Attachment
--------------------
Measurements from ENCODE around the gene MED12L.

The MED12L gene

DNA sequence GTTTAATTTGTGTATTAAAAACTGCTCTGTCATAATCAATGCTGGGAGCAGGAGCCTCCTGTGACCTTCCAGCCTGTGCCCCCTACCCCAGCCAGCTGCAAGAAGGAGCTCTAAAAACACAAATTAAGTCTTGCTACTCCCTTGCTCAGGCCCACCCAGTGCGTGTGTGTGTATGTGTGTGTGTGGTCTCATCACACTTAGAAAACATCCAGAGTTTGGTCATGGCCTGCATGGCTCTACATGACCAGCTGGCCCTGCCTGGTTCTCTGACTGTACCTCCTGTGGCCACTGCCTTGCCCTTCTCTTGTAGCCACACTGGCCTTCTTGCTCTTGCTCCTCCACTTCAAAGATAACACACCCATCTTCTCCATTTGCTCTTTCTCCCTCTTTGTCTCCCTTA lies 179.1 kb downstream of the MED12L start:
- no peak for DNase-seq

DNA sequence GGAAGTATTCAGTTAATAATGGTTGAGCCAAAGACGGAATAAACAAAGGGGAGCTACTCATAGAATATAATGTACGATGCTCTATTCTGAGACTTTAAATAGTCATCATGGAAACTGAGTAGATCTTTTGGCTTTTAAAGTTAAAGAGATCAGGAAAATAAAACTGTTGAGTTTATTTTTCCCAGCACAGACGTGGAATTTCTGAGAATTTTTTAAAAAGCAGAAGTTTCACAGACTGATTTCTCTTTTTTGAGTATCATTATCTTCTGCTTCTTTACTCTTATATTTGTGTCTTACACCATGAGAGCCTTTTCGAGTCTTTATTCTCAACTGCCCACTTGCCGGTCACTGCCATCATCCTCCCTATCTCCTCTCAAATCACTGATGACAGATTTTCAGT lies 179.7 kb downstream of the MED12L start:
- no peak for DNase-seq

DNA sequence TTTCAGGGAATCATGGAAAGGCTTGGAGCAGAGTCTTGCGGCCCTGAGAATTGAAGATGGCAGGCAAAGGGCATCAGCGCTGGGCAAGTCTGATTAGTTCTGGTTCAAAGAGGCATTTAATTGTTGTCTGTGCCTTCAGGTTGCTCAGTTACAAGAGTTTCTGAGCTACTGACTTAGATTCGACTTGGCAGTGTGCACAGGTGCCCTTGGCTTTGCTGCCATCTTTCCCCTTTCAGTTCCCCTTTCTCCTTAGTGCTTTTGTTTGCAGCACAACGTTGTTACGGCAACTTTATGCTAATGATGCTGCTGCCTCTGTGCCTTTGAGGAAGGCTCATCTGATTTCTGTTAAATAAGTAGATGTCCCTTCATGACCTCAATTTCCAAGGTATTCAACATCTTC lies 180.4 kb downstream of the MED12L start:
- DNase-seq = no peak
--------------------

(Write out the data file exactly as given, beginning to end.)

Measurements from ENCODE around the gene MED12L.

The MED12L gene

DNA sequence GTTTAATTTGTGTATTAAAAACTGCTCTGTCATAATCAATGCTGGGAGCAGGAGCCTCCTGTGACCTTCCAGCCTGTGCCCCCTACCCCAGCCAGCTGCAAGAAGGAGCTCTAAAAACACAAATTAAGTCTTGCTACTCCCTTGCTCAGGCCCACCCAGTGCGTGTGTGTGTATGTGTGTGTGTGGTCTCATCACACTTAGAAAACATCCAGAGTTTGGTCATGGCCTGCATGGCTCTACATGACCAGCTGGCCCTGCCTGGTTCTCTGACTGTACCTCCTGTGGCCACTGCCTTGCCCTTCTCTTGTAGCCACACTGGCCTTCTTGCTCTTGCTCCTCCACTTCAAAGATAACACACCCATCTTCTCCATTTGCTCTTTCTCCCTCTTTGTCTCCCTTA lies 179.1 kb downstream of the MED12L start:
- no peak for DNase-seq

DNA sequence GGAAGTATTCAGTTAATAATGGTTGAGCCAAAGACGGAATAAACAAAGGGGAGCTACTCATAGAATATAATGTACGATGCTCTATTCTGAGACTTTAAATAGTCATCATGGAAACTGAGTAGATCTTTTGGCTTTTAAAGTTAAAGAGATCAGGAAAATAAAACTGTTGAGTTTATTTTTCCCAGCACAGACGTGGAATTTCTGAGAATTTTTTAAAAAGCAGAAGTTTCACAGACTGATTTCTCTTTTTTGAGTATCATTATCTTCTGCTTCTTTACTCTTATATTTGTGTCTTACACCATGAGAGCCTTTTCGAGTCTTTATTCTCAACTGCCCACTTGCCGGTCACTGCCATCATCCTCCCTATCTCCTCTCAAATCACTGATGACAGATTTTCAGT lies 179.7 kb downstream of the MED12L start:
- no peak for DNase-seq

DNA sequence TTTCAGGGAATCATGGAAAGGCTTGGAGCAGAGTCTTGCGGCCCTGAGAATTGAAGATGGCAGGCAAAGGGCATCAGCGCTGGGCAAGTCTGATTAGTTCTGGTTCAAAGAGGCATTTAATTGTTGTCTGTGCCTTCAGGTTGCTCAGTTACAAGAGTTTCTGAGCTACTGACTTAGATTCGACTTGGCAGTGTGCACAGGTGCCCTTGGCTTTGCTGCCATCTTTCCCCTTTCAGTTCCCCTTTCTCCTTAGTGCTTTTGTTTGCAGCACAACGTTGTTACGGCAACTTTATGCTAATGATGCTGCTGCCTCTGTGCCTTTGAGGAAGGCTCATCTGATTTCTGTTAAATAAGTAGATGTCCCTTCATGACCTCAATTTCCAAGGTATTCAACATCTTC lies 180.4 kb downstream of the MED12L start:
- DNase-seq = no peak